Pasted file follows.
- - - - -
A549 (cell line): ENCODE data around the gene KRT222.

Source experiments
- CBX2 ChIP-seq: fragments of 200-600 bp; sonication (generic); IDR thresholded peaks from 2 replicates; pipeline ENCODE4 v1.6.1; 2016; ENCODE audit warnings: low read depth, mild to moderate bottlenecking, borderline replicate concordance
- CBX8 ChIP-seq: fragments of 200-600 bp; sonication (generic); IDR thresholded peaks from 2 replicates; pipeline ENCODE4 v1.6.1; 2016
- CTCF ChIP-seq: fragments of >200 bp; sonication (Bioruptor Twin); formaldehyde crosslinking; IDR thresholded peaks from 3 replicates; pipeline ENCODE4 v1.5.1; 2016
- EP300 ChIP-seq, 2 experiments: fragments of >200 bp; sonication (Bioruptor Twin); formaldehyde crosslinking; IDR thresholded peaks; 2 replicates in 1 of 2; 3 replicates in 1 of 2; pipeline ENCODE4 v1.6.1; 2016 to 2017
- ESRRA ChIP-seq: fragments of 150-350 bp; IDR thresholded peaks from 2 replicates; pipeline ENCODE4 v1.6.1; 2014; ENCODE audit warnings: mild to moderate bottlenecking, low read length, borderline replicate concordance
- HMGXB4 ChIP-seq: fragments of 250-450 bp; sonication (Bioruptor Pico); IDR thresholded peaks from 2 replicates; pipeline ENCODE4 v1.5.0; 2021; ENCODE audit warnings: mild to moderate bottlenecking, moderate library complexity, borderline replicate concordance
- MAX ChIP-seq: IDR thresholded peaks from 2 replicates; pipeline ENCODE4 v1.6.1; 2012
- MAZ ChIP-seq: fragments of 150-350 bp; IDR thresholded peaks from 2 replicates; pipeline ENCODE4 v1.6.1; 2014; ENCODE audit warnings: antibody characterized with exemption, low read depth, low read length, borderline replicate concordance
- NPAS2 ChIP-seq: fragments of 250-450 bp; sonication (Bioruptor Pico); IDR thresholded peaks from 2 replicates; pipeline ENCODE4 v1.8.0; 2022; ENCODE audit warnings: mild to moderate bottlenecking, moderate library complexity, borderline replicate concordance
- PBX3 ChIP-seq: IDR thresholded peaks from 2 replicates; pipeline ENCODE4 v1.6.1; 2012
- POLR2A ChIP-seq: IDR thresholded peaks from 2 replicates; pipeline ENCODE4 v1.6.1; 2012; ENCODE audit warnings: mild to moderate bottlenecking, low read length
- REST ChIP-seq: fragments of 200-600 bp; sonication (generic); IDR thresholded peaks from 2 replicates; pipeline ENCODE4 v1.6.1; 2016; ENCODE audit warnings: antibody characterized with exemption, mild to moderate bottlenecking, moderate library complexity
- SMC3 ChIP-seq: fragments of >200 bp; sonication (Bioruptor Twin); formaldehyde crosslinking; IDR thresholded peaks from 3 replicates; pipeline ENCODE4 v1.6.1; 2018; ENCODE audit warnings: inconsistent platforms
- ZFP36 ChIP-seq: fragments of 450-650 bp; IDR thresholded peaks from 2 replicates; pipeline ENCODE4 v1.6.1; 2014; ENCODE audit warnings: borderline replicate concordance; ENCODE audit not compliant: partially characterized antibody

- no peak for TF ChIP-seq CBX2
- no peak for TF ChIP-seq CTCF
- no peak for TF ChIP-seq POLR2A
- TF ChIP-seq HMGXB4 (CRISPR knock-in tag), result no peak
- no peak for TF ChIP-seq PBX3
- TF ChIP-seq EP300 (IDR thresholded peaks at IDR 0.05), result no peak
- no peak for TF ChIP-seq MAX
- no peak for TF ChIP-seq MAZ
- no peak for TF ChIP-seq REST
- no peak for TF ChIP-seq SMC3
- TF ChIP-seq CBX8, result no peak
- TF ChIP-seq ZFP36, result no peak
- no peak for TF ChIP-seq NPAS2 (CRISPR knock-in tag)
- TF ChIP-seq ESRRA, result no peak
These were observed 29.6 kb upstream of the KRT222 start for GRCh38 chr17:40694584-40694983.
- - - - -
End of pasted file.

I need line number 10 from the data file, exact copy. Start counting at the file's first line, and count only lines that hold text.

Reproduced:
- MAZ ChIP-seq: fragments of 150-350 bp; IDR thresholded peaks from 2 replicates; pipeline ENCODE4 v1.6.1; 2014; ENCODE audit warnings: antibody characterized with exemption, low read depth, low read length, borderline replicate concordance